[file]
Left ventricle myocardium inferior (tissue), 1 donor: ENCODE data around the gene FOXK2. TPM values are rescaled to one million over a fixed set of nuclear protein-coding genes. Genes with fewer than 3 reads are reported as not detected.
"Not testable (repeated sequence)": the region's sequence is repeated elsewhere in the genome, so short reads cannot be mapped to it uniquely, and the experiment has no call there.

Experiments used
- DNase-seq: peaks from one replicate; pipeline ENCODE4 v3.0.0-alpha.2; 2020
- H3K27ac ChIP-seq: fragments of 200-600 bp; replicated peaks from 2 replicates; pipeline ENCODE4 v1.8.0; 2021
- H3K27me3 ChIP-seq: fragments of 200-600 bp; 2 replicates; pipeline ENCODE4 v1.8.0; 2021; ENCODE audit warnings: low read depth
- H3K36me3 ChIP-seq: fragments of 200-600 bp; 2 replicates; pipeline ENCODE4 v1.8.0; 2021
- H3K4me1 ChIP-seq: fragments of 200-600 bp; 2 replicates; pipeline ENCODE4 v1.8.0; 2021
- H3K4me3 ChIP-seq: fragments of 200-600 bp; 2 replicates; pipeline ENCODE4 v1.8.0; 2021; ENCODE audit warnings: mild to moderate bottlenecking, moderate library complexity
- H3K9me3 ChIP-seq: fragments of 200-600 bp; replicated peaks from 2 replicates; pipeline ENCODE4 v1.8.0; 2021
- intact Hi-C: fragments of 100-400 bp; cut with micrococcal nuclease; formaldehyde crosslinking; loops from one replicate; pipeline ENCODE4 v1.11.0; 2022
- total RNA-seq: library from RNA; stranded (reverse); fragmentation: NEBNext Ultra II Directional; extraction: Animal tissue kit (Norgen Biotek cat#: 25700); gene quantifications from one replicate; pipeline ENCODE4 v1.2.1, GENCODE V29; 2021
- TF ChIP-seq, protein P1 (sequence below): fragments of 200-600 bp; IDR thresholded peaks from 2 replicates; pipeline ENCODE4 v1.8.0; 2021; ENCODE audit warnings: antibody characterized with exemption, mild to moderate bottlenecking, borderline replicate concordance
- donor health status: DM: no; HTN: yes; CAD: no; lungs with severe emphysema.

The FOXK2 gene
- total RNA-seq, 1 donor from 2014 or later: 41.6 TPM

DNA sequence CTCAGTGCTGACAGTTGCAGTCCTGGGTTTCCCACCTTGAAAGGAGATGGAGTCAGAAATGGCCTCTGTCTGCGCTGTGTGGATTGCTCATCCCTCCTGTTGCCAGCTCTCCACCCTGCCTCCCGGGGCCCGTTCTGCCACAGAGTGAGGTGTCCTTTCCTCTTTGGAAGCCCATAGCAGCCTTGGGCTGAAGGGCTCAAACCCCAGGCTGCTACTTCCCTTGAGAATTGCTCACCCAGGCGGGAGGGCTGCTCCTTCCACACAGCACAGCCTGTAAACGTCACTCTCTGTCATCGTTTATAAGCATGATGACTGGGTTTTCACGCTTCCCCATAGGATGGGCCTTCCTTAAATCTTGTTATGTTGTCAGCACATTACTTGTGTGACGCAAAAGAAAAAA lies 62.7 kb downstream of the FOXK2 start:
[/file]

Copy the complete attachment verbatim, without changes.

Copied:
Left ventricle myocardium inferior (tissue), 1 donor: ENCODE data around the gene FOXK2. TPM values are rescaled to one million over a fixed set of nuclear protein-coding genes. Genes with fewer than 3 reads are reported as not detected.
"Not testable (repeated sequence)": the region's sequence is repeated elsewhere in the genome, so short reads cannot be mapped to it uniquely, and the experiment has no call there.

Experiments used
- DNase-seq: peaks from one replicate; pipeline ENCODE4 v3.0.0-alpha.2; 2020
- H3K27ac ChIP-seq: fragments of 200-600 bp; replicated peaks from 2 replicates; pipeline ENCODE4 v1.8.0; 2021
- H3K27me3 ChIP-seq: fragments of 200-600 bp; 2 replicates; pipeline ENCODE4 v1.8.0; 2021; ENCODE audit warnings: low read depth
- H3K36me3 ChIP-seq: fragments of 200-600 bp; 2 replicates; pipeline ENCODE4 v1.8.0; 2021
- H3K4me1 ChIP-seq: fragments of 200-600 bp; 2 replicates; pipeline ENCODE4 v1.8.0; 2021
- H3K4me3 ChIP-seq: fragments of 200-600 bp; 2 replicates; pipeline ENCODE4 v1.8.0; 2021; ENCODE audit warnings: mild to moderate bottlenecking, moderate library complexity
- H3K9me3 ChIP-seq: fragments of 200-600 bp; replicated peaks from 2 replicates; pipeline ENCODE4 v1.8.0; 2021
- intact Hi-C: fragments of 100-400 bp; cut with micrococcal nuclease; formaldehyde crosslinking; loops from one replicate; pipeline ENCODE4 v1.11.0; 2022
- total RNA-seq: library from RNA; stranded (reverse); fragmentation: NEBNext Ultra II Directional; extraction: Animal tissue kit (Norgen Biotek cat#: 25700); gene quantifications from one replicate; pipeline ENCODE4 v1.2.1, GENCODE V29; 2021
- TF ChIP-seq, protein P1 (sequence below): fragments of 200-600 bp; IDR thresholded peaks from 2 replicates; pipeline ENCODE4 v1.8.0; 2021; ENCODE audit warnings: antibody characterized with exemption, mild to moderate bottlenecking, borderline replicate concordance
- donor health status: DM: no; HTN: yes; CAD: no; lungs with severe emphysema.

The FOXK2 gene
- total RNA-seq, 1 donor from 2014 or later: 41.6 TPM

DNA sequence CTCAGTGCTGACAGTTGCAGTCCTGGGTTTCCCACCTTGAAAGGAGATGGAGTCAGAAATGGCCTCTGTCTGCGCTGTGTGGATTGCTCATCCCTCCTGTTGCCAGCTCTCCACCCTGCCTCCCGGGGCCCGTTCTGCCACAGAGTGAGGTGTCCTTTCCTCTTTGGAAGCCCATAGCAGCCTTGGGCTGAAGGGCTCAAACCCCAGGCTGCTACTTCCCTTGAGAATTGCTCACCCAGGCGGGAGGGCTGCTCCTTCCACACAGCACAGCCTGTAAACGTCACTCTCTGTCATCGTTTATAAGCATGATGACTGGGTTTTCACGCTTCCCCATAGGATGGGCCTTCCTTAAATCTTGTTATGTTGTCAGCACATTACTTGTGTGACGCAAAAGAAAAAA lies 62.7 kb downstream of the FOXK2 start: